Parents and Teachers Swap Stories About What Children Can Do

Maria Lopez* listened intently as the interpreter shared the meeting with her in Spanish. The mother of a student who loves to read, Maria came to the 3rd grade’s parent-teacher Grade Level Dialogues to find out more about what her daughter is learning in the classroom.

The third grade team at Thomson Elementary (DCPS) planned two grade level dialogues for the evening of February 20, 2014 – one immediately after school and one at 5pm to accommodate the differences in parents’ schedules.  They began with an ice breaker in which parents and teachers had to partner up and play a tag-like game called “Person to Person” collectively in English, Spanish, and Mandarin depending on the leader. After a good laugh and lots of moving around, the parents and teachers sat together at the table.

tellin-stories-dialagoues-quote2-feb2014Teachers then asked the parents to share something special about their children. One mother talked about her son’s enthusiasm for researching new things, most recently dinosaurs. A father shared how he admired his daughter because she does not give up easily, even when she gets frustrated by her math problems. Another mother told how her children show the family their math problems on a small blackboard in the living room. Teachers also learned that one of their most shy students recently became more independent by learning how to wash the dishes and take the bus.

Maria shared that her daughter loves to read. She then asked the teachers directly, “What do you like about our children?”

Maria’s eyes widened and her face beamed with pride as Ms. Greaves shared that her daughter was writing a chapter book. “She is planning what will happen in each chapter and I am working with her on the story,” Ms. Greaves said.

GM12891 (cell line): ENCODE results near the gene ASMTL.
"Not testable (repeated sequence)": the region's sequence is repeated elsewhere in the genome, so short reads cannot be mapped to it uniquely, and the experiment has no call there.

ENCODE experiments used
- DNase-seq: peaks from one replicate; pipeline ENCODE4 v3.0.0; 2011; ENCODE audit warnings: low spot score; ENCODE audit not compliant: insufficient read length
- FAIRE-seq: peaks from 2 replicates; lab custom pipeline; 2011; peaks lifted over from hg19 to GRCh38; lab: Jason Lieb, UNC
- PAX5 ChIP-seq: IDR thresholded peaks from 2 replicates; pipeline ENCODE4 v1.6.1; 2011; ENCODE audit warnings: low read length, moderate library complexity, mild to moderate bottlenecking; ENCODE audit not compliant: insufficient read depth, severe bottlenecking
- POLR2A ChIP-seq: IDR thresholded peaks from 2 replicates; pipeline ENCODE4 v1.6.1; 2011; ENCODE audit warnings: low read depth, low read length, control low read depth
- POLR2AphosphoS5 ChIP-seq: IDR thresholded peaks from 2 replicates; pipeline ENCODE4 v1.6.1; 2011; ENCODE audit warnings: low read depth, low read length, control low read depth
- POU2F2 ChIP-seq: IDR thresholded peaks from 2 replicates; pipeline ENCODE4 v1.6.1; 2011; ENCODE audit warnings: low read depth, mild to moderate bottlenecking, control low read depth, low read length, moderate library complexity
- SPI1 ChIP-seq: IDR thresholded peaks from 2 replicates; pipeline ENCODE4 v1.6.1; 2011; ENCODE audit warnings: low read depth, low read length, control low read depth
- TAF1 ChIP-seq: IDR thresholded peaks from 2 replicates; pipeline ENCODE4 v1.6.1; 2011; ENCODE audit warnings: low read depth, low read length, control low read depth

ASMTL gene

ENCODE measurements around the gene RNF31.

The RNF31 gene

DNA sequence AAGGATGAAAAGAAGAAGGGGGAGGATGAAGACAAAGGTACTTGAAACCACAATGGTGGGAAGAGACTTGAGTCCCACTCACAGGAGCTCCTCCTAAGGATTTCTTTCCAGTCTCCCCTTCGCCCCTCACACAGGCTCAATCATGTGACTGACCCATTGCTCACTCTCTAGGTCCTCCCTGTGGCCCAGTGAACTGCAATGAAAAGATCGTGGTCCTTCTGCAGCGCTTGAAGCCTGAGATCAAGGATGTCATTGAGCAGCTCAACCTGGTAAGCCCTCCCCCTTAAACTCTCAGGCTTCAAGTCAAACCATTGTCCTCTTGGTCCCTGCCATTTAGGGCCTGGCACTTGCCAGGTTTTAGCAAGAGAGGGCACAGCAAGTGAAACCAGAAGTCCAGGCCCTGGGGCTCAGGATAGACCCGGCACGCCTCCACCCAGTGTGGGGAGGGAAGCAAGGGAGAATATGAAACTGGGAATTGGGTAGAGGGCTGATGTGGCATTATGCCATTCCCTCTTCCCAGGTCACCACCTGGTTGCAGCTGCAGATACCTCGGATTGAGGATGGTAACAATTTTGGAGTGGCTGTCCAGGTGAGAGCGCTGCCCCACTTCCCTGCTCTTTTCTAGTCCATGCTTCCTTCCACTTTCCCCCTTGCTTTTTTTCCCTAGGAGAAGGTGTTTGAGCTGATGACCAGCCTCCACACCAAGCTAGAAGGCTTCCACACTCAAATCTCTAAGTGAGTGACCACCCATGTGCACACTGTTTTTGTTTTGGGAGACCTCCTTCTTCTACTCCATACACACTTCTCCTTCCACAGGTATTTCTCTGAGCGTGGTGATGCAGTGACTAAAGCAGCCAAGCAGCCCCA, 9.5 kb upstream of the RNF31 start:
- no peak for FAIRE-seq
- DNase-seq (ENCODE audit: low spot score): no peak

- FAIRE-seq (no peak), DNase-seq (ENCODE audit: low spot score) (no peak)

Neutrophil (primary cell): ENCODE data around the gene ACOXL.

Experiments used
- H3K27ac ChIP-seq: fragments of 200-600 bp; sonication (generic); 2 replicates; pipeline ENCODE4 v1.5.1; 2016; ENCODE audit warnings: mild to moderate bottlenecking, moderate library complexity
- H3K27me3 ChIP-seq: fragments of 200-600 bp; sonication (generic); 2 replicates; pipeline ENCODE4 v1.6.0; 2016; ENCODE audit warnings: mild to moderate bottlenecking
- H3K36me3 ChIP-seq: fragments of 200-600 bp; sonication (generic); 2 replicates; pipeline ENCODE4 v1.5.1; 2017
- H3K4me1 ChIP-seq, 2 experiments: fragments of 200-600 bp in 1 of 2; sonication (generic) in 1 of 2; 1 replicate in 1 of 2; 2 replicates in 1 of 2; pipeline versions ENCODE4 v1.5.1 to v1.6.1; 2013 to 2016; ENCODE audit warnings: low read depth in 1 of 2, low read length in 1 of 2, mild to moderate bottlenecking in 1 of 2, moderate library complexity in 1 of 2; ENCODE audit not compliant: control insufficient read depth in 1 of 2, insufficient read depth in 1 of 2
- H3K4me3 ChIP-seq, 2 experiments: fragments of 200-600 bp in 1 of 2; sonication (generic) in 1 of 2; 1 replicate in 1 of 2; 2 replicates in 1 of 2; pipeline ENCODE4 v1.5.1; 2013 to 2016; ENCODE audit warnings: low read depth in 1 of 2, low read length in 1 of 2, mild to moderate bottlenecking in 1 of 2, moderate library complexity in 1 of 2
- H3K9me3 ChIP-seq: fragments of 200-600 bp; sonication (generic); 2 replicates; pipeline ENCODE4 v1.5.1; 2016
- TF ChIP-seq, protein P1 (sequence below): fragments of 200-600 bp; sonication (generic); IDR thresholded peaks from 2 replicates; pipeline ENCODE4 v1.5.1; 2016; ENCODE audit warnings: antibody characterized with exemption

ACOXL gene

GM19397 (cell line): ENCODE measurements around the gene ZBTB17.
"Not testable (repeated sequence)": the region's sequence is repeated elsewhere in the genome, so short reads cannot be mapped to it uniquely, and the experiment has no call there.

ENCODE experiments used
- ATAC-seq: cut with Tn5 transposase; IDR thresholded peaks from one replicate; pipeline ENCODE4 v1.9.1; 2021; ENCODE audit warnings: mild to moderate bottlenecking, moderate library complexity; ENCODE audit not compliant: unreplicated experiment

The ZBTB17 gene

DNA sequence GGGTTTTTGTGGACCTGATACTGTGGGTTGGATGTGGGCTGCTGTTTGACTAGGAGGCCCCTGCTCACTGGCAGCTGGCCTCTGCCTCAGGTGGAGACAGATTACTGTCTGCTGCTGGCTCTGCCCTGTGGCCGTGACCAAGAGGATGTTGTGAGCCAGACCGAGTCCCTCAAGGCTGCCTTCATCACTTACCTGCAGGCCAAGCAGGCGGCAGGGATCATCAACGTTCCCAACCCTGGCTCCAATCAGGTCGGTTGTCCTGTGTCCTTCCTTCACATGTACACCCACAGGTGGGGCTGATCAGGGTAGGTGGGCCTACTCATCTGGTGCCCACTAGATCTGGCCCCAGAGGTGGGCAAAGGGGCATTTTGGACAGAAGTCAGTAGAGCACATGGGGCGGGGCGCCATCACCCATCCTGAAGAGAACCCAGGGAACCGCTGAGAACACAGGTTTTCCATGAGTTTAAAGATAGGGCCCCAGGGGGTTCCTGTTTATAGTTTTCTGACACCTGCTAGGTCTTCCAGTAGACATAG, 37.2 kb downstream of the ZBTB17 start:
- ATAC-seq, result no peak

tellin-stories-dialagoues-pic2-feb2014Other parents heard that their children were self-driven and highly motivated, that they ask good questions, and that they are “super excited” to share what they know.

Finally, the teachers shared reading activities and math games parents could do at home with their children. Maria watched closely along with the other parents as the teachers played games with the students and modeled reading activities.

After sharing the games and activities, the teachers left time for parents to practice the games with their children or to ask questions. Before leaving, Maria shook hands with the interpreter and the teachers and flashed a smile of appreciation as her daughter gathered her backpack and the two of them headed home.

*Name has been changed

Teaching for Change’s partnership with Thomson Elementary is funded through generous support from The Morris and Gwendolyn Cafritz Foundation, the Mayor’s Office on Latino Affairs, the DC Youth and Children Investment Trust Corporation, and an anonymous foundation.